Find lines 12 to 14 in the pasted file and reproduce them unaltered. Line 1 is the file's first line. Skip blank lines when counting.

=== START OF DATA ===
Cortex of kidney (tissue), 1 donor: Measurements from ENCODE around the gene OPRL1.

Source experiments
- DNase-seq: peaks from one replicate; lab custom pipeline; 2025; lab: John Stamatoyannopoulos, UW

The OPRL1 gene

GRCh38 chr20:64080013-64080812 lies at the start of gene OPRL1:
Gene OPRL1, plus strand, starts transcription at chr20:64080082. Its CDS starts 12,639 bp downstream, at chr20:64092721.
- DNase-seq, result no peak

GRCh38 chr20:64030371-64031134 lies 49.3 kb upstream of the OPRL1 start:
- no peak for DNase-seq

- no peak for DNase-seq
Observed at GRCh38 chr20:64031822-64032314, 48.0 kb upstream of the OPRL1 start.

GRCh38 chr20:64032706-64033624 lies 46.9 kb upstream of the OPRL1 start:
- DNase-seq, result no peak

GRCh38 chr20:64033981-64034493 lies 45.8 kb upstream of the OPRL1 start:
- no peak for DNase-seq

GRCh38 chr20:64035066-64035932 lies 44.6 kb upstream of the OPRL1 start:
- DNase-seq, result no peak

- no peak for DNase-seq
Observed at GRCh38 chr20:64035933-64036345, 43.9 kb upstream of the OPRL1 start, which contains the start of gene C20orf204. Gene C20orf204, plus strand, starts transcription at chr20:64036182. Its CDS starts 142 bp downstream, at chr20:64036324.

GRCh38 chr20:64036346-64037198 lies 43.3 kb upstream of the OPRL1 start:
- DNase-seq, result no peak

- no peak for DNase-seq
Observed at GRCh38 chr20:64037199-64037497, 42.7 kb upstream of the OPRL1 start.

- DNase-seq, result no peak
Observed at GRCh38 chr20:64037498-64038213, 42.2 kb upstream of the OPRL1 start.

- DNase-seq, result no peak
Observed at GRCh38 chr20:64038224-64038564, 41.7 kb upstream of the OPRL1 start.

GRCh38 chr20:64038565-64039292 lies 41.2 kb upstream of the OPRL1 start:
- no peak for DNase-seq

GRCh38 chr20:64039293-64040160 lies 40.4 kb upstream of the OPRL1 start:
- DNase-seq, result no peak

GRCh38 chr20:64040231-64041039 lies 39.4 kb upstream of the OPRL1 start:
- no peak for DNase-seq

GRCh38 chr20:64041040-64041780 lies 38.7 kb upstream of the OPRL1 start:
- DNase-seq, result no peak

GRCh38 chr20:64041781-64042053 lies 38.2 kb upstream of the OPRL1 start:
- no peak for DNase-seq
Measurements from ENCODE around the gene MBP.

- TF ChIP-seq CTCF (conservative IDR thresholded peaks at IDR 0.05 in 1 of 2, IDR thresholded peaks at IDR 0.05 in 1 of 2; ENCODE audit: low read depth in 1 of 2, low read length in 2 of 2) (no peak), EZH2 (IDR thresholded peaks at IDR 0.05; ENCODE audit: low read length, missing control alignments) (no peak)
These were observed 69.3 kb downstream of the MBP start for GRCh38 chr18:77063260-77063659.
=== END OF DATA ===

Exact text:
GRCh38 chr20:64032706-64033624 lies 46.9 kb upstream of the OPRL1 start:
- DNase-seq, result no peak

GRCh38 chr20:64033981-64034493 lies 45.8 kb upstream of the OPRL1 start: